Wind blowing so hard

Discussion in 'English Only' started by Man_from_India, Sep 22, 2010.

  1. Man_from_India Senior Member

    Indian English
    Actually I was searching for a word that should describe wind that suddenly came through my car's side windshield as it was running so fast.The wind didn't stop, rather it was blowing hard.

    Context: I was in a car, that was running so fast. I was trying to evoke an image I got from my windshield as the car was running so fast. It was not front windshield, but it was the side one.

    "The wind came ____"
  2. Hermione Golightly

    Hermione Golightly Senior Member

    British English
    Perhaps you could use a simile with ' like' and find words for very powerful winds, such as 'gale'. 'Rush' is a verb commonly used for wind coming into an enclosed area, or through an opening like the car side window. Windshield is restricted to the front window of the car. Then you could hunt for a suitable adverb, something to do with strength and force.
    I hope these suggestions are helpful but we can't provide lists or rewrite, and we are supposed to deal with one grammar or language point at a time.

  3. Man_from_India Senior Member

    Indian English
    It's very helpful HG. Thank you for your suggestion, I will do rest of the task myself.
  4. Man_from_India Senior Member

    Indian English
    Well one more thing, if I use "gushed into", would it be ok? I am talking about wind here. I learned "gush" is used with "liquid", may I use "gush" with "wind" as in "The gale-wind gushed into through the windows."

    Please comment on it.
  5. EStjarn

    EStjarn Senior Member

    A COCA search for "wind gushed" generates zero hits. However, the search string "[n*] gushed" reveals that the verb is sometimes a collocate to the noun air, which in turn might be used as a synonym for wind. Here are some example sentences:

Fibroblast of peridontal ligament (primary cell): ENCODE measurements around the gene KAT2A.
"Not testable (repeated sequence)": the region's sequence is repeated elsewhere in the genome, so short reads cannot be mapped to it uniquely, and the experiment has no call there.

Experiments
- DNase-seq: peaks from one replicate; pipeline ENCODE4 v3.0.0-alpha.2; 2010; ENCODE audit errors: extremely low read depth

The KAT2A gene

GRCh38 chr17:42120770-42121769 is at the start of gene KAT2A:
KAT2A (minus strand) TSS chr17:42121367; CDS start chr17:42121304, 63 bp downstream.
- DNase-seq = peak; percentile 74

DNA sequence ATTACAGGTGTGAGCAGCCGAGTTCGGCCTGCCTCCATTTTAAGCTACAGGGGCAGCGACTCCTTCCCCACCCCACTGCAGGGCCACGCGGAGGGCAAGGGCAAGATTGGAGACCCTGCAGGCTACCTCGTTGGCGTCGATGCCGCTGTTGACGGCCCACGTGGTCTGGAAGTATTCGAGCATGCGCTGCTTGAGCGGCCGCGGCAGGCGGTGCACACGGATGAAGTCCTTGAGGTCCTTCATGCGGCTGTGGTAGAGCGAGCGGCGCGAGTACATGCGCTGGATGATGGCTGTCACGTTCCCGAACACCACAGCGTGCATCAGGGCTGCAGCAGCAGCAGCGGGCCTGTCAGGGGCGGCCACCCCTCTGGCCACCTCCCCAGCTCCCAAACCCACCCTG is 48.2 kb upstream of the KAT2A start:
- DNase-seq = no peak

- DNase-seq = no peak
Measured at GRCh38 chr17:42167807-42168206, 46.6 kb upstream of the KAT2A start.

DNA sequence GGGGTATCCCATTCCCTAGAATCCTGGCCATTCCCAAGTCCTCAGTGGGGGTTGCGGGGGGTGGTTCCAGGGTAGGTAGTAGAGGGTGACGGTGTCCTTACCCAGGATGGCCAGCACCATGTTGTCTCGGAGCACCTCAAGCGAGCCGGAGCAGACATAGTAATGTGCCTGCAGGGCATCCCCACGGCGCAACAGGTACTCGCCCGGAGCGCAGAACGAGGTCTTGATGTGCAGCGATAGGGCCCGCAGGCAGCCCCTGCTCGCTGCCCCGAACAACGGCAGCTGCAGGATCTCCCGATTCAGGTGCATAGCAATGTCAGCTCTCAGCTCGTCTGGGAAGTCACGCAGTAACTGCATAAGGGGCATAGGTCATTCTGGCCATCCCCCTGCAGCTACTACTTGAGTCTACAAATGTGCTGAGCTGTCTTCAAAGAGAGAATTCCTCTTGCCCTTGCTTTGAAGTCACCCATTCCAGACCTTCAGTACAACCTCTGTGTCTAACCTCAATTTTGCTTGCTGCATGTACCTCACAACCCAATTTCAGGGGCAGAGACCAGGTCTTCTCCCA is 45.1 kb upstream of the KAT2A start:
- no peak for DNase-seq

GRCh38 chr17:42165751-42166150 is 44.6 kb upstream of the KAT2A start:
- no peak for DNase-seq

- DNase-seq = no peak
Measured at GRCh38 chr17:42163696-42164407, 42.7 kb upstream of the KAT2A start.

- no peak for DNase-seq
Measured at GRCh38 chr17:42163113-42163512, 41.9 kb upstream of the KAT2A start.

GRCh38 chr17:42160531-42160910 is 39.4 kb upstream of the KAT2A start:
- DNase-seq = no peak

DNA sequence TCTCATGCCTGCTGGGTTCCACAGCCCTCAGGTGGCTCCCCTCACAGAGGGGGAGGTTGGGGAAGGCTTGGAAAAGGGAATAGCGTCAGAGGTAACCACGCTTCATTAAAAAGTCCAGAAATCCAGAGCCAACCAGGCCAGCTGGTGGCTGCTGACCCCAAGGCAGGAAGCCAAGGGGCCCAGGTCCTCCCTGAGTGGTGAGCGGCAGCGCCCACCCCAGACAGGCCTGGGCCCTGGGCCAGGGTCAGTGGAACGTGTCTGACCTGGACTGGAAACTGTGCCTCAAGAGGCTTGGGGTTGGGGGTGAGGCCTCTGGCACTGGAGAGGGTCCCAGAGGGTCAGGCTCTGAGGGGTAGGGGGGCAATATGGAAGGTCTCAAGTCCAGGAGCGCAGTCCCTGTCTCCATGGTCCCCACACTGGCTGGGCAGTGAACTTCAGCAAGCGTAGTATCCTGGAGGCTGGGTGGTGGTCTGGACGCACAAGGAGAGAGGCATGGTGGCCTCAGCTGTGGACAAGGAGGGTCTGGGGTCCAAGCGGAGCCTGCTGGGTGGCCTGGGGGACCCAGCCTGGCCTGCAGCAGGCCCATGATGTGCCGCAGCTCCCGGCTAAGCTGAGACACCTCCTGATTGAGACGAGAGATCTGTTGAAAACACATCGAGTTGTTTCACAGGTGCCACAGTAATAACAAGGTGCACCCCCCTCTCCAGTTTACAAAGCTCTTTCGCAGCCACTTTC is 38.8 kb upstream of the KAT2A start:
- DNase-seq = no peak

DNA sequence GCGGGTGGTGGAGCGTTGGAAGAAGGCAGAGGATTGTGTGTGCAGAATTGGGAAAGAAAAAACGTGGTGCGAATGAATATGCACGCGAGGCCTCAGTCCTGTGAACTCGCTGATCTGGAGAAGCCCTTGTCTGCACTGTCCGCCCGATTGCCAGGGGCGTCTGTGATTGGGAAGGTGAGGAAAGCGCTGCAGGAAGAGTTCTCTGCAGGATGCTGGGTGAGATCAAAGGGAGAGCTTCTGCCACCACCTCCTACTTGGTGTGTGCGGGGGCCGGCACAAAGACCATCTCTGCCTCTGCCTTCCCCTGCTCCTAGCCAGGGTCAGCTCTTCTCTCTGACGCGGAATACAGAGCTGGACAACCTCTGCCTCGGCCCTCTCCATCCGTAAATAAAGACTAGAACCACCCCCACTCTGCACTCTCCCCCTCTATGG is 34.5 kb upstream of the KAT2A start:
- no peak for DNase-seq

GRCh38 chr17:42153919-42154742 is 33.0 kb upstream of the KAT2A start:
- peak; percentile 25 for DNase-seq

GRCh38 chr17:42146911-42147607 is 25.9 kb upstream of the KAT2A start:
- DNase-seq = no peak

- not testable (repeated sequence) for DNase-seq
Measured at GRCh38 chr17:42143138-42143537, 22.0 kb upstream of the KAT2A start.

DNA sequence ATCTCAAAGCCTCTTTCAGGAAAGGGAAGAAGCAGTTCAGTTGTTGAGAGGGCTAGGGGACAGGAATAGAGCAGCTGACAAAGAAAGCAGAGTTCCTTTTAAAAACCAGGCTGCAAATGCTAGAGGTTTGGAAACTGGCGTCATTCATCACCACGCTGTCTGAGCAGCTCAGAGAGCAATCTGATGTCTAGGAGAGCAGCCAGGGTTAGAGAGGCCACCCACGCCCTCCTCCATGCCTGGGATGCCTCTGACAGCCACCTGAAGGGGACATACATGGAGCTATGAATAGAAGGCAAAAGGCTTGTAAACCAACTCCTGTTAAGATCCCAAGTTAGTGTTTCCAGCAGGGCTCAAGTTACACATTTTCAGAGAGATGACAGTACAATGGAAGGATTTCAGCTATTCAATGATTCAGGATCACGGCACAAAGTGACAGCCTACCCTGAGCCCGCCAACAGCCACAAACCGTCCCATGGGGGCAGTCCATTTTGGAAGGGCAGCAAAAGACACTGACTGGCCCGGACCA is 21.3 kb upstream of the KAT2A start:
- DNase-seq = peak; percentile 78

Furnace-heated air gushed into the chilly hall.

    She took a room near the lobby with an inside corridor. It was stale and airless, and she immediately turned on the vent until cool air gushed in.

    Outside Castel Gandolfo, an updraft of mountain air gushed over the top of the cliff and across the high bluff, sending a chill through Bishop Aringarosa as he stepped from the Fiat.
  6. Man_from_India Senior Member

    Indian English
    I came across this sentence: And, right when he did that, that's when I just felt the gush of wind and fire all around me. And I went deaf in my ear

    So I may say in my own sentence: "Wind gushed in wildly..."
    Is that ok?
    Last edited: Sep 23, 2010
  7. EStjarn

    EStjarn Senior Member

    From the example sentences, my impression is that the verb gush does not necessarily convey the feeling of having a gale-force wind blowing at you. Not being much of an experimenter, I'd follow Hermione Golightly's advice and use rush. ~ Here's what the grammar says about the particular difficulty that you - and I - are facing:


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